When I discover a new blogger to follow, I dive deeply into their website. I read all the pages, poke into their archives, and fully explore their explanations of who they are and what they value. (What? You don’t do the same? You mean everyone is not the same curious Story Seeker that I am?? Shocking!) I recently realized that many of my readers enjoy the blog posts I write, but have yet to discover the wealth of background information shared on my website. Pull up a comfy chair, grab a cup of coffee and join me. To get to know me and better understand my story, here are some of the highlights:

get to know me, coffee mugs

Let’s share stories and get to know each other!

Foundational to my life are relationships with family and friends—in-person and online. I surround myself with people who are supportive as I reach for my dreams and I love challenging others to do the same. Life is sometimes chaotic and/or painful. That’s when it is important to be part of a community for mutual encouragement and support. When I learn something, I can’t wait to share information and experiences—via homeschooling, classes and seminars, and regular blogging. (My current blog about the adventures of connecting with Nature is, of course, found HERE. You can also get to know me by exploring my archived blogs—about turning 50 HERE and about life in Navajoland HERE.)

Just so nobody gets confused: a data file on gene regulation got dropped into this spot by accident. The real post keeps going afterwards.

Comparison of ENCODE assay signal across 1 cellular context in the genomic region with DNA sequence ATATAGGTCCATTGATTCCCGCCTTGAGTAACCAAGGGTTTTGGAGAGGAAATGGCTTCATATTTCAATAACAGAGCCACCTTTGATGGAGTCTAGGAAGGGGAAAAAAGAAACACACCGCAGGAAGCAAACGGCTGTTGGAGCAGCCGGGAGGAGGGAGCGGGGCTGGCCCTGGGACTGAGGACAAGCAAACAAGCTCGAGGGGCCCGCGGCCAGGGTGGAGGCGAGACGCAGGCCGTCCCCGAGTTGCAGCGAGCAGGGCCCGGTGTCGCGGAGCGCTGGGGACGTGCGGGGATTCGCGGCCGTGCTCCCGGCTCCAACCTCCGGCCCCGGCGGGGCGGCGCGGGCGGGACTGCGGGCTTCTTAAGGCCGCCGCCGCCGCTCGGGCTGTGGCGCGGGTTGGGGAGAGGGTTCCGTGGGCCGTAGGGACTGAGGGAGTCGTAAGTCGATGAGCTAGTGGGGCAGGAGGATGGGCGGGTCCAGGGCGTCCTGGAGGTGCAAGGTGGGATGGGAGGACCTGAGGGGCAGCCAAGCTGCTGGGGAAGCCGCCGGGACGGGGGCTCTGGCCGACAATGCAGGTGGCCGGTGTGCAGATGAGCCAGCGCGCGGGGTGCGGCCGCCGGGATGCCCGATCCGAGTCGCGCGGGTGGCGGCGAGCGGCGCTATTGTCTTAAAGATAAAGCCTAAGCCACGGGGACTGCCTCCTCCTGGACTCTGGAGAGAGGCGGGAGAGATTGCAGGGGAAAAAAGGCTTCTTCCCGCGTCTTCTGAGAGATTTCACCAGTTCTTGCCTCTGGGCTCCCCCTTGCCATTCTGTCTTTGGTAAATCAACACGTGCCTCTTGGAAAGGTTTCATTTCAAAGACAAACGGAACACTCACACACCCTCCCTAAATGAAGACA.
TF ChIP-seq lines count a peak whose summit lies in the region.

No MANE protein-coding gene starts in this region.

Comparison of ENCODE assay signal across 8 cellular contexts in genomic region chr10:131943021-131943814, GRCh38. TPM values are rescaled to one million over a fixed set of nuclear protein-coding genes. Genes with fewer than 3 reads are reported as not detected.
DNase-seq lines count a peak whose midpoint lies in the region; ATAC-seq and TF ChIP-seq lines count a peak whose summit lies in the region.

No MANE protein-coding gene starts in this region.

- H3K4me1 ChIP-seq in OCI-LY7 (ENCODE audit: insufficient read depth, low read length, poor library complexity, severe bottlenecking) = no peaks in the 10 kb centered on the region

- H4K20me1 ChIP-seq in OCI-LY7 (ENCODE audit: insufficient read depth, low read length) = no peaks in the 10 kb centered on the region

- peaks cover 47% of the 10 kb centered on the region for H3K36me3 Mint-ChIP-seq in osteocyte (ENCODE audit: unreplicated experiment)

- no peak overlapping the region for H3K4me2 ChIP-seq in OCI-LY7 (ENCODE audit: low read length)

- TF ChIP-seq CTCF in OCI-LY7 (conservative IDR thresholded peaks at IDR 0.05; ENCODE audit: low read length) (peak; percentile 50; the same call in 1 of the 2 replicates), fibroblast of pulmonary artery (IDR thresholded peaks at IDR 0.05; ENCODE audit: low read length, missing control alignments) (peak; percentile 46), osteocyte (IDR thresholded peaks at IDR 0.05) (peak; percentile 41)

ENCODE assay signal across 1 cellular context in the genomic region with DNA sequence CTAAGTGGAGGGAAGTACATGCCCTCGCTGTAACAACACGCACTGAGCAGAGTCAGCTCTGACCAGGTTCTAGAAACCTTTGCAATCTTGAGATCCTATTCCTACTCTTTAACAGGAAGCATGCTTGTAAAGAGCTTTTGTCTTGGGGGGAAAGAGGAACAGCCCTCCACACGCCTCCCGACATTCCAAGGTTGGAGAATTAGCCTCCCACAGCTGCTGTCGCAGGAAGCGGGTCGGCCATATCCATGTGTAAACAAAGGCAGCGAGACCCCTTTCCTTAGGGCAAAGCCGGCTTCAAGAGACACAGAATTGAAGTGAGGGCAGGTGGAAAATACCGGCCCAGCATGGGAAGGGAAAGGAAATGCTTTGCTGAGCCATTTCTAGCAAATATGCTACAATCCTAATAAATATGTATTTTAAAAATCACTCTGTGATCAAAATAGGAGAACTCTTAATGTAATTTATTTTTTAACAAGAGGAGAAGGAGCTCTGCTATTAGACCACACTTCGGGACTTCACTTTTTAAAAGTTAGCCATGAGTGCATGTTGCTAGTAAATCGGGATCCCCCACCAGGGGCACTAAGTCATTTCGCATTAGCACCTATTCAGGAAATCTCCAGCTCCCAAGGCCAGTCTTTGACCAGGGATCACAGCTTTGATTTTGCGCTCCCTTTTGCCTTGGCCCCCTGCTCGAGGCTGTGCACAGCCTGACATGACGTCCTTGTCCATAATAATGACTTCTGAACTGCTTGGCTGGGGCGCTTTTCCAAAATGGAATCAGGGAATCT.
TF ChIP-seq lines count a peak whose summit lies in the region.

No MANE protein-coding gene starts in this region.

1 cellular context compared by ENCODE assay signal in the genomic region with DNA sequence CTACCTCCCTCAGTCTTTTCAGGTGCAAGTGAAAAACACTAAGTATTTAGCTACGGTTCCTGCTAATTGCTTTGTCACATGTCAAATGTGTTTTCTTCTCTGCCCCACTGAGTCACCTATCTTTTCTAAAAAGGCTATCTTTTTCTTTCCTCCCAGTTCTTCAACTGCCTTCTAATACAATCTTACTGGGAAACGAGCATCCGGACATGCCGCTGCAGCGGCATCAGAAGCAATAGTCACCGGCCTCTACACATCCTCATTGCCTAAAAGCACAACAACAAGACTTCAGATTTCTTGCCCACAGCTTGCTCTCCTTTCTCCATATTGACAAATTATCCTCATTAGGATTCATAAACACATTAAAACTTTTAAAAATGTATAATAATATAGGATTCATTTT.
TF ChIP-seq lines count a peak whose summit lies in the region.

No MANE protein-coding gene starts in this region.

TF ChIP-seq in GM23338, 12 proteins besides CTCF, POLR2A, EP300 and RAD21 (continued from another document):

grandma, mom, big family

I’m a family gal with treasured friends around the world!

 You can read my own summary of who I am and what I do on the “About” page (found HERE). Wondering how the Blog/Website got its name? My entire life can be seen through the lens of “The Big Epic.” (Read a brief explanation HERE. Links from that page will take you to more in-depth information about Epic Adventures in my life.)

get to know me, poppies,https://joblackwellphotography.co.uk/

I’m a Story Seeker who craves the pursuit of Big Epic adventures.

I keep talking about Nature Therapy and Forest Therapy Guiding. What in the world does that mean? (Learn about this practice by reading the answers to Frequently Asked Questions HERE. Read why I was inspired to become a Forest Therapy Guide HERE. And find a collection of my favorite resources about this subject HERE.)

sunset, Thomas Knob, AT hikers

I’m a Nature Girl who needs regular time in the woods for balanced living.

As my regular readers know, in less than one month I will start my training to become a certified Forest Therapy Guide. (Read more about this process and ways you can support me HERE.)

What else would you like to know about me? Ask away in the comments below so you can get to know me better. And, of course, I would love to hear YOUR story! Tell me more about who you are and what dreams you are pursuing.

(Formal Portrait above was taken by the wonderful Jo Blackwell. If you are ever in Britain, look her up! https://joblackwellphotography.co.uk/ )